The Commission has enacted this Order having due regard for the needs and safety of companies impacted by COVID-19 while also considering the importance of markets and investors receiving materially accurate and timely information. For those companies seeking to rely upon the Order, attention is directed to the various conditions, including the requirement to furnish a Form 8-K or Form 6-K by the later of March 16 or the original reporting deadline.In connection with the Commission relief issued in the order, the Commission staff will take the following positions with respect to certain obligations under the Securities Act and the Exchange Act:
From at least in or about March 2019 up to and including at least in or about March 2020, CHANCY and ILORI conspired to obtain business loans fraudulently from a third-party commercial lender with the intent to "bust out," that is, not repay, the loans. CHANCY and ILORI submitted eight fraudulent business loan applications for a total of $1,025,000 in business loans in furtherance of this scam. The business loan applications submitted by CHANCY and ILORI included doctored bank statements and listed the identities of other persons as the loan applicants. CHANCY and ILORI also opened bank accounts using the identities of those other persons in order to receive the loan payments from the third-party commercial lender. CHANCY and ILORI believed that the underwriter for the third-party commercial lender was participating in the scheme and agreed to pay the underwriter a "commission" for the underwriter's role in the scheme. In reality, however, the underwriter was an undercover law enforcement officer.To effect their illegal scheme, CHANCY and ILORI conspired with bank insider ALBARELLA to launder approximately $1 million of the expected proceeds of the loan scheme. ALBARELLA opened a bank account at Bank-1 using a stolen identity in order to launder the proceeds of the loan scheme, and ALBARELLA accepted a $10,000 bribe in order to open the bank account.
Why would you add a "trusted contact person" to your brokerage account?
UTMA/UGMA Accounts are custodial accounts that allow for the transfer of funds, securities and other assets to minors without the need for a formal trust. UGMA and UTMA are model laws developed and approved by the Uniform Law Commission. All states have adopted some version of either UGMA or UTMA through their state legislatures to allow for the establishment of UTMA/UGMA Accounts. While the specific requirements for UTMA/UGMA Accounts vary from state to state, the accounts share common characteristics. Generally, when UTMA/UGMA Accounts are established, the donor appoints a custodian, designates a minor beneficiary and deposits assets into the account. Depositing assets into an UTMA/UGMA Account represents an irrevocable transfer from the donor to the beneficiary.The custodian is responsible for managing the assets in the UTMA/UGMA Account, including executing transactions and withdrawing or transferring funds, for the benefit of the beneficiary (i.e., the custodianship) until the custodianship terminates. The custodianship generally terminates when the beneficiary reaches the age of majority, reaches an alternative age of termination set forth in the relevant state statute or dies. Some states also permit extending the custodianship to a higher specified age by the donor when establishing the custodianship or by the custodian, provided that the beneficiary receives notification of his or her right to compel distribution of the assets upon reaching a specified age.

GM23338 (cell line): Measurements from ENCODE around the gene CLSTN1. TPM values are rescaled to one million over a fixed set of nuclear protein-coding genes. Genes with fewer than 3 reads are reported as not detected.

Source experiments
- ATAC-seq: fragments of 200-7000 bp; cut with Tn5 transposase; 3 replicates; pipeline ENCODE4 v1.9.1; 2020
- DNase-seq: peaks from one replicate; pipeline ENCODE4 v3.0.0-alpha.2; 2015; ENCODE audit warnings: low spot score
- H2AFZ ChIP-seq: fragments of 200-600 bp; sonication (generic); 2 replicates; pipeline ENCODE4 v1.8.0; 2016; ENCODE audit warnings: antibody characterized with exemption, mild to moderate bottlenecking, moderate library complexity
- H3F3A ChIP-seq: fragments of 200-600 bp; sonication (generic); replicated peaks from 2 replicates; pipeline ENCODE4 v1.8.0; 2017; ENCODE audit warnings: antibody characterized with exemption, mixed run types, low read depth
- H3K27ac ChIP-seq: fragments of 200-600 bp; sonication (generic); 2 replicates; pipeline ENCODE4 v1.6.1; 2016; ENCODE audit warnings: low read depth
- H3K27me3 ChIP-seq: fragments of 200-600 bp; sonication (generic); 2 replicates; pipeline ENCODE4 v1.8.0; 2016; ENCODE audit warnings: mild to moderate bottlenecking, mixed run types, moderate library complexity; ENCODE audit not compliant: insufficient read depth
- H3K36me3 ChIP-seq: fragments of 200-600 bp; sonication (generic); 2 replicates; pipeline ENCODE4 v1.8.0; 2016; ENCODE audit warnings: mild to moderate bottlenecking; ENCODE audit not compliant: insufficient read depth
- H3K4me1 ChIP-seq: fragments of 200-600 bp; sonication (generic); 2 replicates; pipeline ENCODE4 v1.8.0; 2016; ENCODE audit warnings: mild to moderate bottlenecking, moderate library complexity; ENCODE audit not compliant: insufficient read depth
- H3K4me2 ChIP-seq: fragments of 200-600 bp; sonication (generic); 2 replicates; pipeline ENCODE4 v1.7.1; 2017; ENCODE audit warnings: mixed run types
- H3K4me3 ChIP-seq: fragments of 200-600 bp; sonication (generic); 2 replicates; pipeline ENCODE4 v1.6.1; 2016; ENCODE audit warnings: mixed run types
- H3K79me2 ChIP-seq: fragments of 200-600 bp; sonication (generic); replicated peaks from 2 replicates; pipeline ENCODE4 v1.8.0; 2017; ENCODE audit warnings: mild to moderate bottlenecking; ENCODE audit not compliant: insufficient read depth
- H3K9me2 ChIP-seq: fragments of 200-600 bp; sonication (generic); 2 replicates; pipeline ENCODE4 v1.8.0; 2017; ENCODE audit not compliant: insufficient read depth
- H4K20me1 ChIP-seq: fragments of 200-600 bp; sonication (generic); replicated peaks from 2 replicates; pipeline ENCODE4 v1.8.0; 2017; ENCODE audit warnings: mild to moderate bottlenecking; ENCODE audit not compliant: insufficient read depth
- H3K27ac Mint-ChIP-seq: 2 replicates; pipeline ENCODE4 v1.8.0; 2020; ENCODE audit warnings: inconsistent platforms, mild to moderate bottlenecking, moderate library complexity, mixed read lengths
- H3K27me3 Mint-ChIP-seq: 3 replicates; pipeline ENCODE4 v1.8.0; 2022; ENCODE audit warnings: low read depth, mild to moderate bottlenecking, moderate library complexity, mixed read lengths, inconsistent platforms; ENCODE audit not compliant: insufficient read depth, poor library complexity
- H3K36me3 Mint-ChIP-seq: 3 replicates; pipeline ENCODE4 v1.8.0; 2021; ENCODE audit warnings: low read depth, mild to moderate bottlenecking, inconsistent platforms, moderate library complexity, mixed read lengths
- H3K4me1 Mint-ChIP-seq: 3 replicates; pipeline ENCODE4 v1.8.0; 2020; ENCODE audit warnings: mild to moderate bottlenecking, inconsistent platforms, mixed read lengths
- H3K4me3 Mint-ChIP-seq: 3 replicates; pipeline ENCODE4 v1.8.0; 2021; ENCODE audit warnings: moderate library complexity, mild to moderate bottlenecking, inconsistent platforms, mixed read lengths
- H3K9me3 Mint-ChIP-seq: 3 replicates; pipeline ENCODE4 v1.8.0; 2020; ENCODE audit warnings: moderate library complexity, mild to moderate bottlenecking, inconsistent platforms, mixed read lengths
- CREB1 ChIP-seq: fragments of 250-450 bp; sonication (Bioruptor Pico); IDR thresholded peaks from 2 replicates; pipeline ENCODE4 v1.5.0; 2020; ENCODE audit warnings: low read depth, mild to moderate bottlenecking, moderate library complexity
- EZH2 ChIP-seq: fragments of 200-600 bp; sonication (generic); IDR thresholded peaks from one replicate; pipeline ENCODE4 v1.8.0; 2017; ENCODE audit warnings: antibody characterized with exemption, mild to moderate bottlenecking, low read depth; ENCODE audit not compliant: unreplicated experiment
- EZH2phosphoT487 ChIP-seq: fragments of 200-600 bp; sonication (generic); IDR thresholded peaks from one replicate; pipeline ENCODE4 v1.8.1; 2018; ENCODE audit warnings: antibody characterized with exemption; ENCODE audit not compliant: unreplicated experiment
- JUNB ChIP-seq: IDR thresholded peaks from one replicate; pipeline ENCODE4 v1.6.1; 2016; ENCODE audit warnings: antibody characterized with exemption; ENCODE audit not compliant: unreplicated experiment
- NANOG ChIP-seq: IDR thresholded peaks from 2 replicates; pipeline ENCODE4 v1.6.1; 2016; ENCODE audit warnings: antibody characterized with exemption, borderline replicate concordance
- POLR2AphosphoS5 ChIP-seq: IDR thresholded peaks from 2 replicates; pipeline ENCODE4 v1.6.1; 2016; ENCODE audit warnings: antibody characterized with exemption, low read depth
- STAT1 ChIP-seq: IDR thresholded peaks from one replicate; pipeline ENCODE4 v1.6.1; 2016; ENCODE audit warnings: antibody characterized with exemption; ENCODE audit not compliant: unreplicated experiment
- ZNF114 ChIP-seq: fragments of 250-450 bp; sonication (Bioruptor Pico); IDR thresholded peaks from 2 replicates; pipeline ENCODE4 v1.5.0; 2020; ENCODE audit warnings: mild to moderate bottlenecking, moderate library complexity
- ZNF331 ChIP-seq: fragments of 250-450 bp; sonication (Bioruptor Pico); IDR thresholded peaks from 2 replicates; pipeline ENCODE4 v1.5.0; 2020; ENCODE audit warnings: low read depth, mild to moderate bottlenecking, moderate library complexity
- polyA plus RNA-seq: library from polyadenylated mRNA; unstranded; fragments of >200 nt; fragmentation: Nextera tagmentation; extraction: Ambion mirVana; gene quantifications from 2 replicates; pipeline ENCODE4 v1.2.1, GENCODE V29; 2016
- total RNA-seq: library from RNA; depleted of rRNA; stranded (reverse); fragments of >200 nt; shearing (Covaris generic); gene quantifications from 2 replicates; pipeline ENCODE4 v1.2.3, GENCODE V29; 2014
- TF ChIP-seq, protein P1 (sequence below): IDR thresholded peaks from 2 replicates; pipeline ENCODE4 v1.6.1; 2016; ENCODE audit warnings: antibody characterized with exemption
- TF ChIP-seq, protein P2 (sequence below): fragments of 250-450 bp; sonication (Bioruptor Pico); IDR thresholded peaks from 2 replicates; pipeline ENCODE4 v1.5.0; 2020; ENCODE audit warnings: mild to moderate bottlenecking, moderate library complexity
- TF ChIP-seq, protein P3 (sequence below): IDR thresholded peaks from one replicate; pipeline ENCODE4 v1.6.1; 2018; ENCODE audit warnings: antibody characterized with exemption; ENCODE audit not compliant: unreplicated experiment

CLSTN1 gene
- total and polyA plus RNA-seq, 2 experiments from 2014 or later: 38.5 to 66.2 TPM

[F]INRA has also found that some member firms permitted customers to open UTMA/UGMA Accounts, yet failed to have reasonably designed systems and procedures to supervise UTMA/UGMA Accounts, including reasonable diligence procedures to determine the authority over those accounts in and around the time the beneficiary reaches the relevant age. In addition, some member firms permitted custodians to effect transactions and withdraw or transfer funds from UTMA/UGMA Accounts months or years after the custodianship terminated, and ignored red flags of the activity (e.g., customer complaints).